If I had money enough to be able to choose a place of residence, I should certainly not choose San Francisco, but as long as we must work there is no other place which is as good. The sad news from the States does not cause us to regret our removal as long as we remain healthy, and I hope that in a few years Carl’s worries will be over. Until then, however, the watch-word is work and endure. If we could in any way handle it we should like to send Agnes to a private school (German and English) which would cost $4. a month. She is now attending a public school, but it is my greatest wish to take her out as it is the improper custom here to teach boys and girls together. Agnes is now seven years old, and thus old enough to learn properly. She has lost much time through sickness and our constant moving, but she seems well enough now and God grant that she stays so.

Rudolph has grown quite big and soon you will hear that he is going to school too. He is ready enough for it, and I haven’t the time to busy myself much with him.

I have been working on this letter eight days already and I have been writing in the evenings. Now it is Sunday afternoon and I shall not stop before I have filled all my pages. But I have still forgotten to tell you that Agnes goes to school every Sunday at the Unitarian Church, of which Mr. T. Starr King from Boston is the minister. His yearly salary is $6000., and he gets $200. for each lecture. He was paid $600. for the first one.

Now I must reply to your letter of the 4th of March, which I received through Madame Wendte, who arrived here four weeks after we did. This time I was the recipient of the pretty things - the collars and cuffs - as I stood badly in need of them. Many thanks. The offer which you make Mother in your letter is very timely and you have given her much pleasure thereby.

How much we relied on your help Mother’s letter from New York containing one bill of exchange, will have told you, and you have undoubtedly received it. She asked you to send us the passage money which we had borrowed from Madame Wendte and who now would like to have it back. I can’t tell you how sorry I am to take money from you, but I can’t do otherwise. The time may come though when I can show myself grateful for it. What you write about having Mother in Braunschweig is only my idea. At any rate it has turned out better that we all stayed together. I am thoroughly convinced that under no circumstances would she be separated from us and the children - she loves them too much, and of course Grandmother stands for everything with Agnes and Rudolf, but the thought that she is doing so much for us and worrying so about us at her age, gives us many sad hours. Why must it be so?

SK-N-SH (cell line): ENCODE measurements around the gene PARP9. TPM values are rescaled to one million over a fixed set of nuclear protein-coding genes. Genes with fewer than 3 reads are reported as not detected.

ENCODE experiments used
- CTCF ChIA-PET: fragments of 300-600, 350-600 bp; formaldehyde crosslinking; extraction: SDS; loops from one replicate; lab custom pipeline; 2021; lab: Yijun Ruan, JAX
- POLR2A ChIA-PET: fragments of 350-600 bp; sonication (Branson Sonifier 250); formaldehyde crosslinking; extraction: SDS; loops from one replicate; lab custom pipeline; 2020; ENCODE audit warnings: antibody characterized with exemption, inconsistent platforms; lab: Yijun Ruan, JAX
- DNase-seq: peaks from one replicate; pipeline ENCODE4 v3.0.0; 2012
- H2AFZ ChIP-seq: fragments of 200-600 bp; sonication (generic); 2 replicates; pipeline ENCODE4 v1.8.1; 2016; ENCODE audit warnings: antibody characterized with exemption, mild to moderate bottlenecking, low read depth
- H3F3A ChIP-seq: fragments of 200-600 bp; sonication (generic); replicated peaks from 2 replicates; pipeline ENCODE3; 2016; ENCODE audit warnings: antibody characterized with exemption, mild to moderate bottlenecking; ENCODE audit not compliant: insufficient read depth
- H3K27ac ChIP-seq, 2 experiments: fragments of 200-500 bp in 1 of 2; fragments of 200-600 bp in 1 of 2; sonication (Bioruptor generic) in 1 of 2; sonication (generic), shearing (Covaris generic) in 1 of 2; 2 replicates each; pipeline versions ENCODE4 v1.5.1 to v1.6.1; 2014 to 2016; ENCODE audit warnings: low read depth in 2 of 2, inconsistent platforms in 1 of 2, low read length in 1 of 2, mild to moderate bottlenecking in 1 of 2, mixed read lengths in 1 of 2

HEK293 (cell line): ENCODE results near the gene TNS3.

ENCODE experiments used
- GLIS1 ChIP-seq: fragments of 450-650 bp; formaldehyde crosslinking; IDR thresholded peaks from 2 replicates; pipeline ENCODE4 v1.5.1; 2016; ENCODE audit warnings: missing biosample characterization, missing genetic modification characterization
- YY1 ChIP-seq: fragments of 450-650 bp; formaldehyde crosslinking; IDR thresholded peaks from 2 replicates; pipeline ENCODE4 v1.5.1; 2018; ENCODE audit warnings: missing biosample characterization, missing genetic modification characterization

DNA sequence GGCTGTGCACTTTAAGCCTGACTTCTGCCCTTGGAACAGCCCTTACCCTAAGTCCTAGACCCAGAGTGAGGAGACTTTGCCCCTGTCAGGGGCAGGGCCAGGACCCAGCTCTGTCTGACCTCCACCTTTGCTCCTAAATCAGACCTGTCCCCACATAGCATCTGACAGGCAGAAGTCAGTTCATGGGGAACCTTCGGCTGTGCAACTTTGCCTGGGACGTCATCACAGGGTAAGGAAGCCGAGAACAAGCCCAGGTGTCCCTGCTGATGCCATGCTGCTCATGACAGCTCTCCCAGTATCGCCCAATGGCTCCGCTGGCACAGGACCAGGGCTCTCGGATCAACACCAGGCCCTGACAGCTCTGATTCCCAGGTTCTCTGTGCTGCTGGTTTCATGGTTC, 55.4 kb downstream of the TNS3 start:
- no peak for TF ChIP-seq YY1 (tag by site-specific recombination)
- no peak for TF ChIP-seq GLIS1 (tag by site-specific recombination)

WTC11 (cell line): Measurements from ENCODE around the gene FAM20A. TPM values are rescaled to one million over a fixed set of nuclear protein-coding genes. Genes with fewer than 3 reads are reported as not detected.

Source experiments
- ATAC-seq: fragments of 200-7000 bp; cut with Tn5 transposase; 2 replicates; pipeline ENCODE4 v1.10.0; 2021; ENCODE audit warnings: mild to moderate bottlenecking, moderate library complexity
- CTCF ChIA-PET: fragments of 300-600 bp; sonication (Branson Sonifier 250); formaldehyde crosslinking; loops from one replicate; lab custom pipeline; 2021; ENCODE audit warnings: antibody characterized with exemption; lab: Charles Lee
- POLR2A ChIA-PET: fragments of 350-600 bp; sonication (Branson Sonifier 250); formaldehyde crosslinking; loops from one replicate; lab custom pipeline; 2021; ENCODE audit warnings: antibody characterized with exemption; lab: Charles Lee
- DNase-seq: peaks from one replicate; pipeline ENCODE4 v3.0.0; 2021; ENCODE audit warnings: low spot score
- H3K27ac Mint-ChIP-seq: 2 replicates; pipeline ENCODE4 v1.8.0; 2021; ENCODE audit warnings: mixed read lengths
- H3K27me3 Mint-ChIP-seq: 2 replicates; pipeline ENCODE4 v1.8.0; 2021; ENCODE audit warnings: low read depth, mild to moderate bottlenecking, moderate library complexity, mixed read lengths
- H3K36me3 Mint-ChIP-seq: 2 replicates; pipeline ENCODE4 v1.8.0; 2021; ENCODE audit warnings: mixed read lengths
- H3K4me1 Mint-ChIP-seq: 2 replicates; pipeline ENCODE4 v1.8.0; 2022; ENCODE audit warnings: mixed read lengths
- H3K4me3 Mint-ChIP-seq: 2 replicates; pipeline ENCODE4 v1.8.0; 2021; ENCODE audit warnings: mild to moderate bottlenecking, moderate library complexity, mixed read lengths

I am very curious, dear Elise, whether you were in Braunschweig this summer. It seems to me as if we were cut off from the whole world for the fact that we get no letters bothers us. How are Aunt and Uncle doing? We haven’t heard anything at all from Wendte yet either - we only know that the only business, in which Rudolf had work, stopped payments. Don’t you know anything about Julius? Be sure that you tell us all the news about him for he probably will not think of us again, otherwise he surely would have answered my letter. I wish that you had been in Germany and could write us in detail about everything, for you can imagine how much we want to hear from you all.
How long do you still plan to stay in Wildskoeple? I am sure that with your accomplishments you could earn money here too, without making too much work of’ it, but the time when you will come to us is still in the distant future. We are becoming more acclimated here all the time and can yet often exchange our thoughts on this matter.

But I must finally think of closing my letter, and in closing I can tell you that Mother is better and all the others are well too. Carl is now working on a medal for a northern soldier stationed in the south. He is depicted as violently repelling the attack of a rebel on the American flag. The New Englanders here are making him a present of it.
About a week ago we had an earthquake which is not an uncommon thing here. We were thoroughly shaken up, but otherwise there were no untoward results.

But now good-bye. I could still write on and on if I did not fear that this letter would become too heavy. I have firmly made up my mind to write you every three months, and I hope that you will do likewise that we will always know when we have heard from each other. Please write very soon in case there is no letter from you on the way.

With a hearty kiss for you, dear Elise, closes your

The following simple address is enough

Mr. Charles Lemme
San Francisco

P S - We have to call for all letters here. We go regularly to the Post Office when the mails arrive, but until now without any results.